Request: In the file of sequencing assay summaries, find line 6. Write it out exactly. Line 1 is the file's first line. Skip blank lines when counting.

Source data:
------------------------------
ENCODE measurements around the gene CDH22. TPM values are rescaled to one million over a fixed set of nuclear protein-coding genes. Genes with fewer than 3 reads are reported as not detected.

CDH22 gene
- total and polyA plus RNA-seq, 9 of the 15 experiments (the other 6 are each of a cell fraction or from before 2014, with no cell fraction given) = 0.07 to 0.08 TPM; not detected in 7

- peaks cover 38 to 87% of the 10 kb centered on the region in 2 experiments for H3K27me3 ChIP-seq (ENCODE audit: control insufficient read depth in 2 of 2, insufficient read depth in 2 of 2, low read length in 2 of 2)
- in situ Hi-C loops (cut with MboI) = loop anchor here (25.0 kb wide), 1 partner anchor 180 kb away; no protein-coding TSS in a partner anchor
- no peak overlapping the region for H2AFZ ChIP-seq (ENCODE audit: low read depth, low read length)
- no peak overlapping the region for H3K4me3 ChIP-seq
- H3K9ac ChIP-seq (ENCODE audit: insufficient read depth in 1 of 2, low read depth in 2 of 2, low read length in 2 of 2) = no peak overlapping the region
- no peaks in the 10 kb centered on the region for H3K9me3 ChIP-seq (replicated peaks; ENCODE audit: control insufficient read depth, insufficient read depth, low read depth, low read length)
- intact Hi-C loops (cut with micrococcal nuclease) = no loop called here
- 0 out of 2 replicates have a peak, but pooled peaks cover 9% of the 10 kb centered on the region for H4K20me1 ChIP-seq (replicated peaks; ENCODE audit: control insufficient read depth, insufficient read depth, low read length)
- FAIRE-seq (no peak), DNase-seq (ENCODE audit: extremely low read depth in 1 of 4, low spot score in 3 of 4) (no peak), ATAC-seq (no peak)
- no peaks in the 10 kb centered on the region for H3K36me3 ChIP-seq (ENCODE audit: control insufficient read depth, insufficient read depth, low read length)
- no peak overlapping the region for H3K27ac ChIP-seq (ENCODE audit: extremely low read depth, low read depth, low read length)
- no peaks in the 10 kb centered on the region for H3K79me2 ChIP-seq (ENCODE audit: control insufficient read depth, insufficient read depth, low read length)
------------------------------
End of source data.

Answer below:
- no peak overlapping the region for H2AFZ ChIP-seq (ENCODE audit: low read depth, low read length)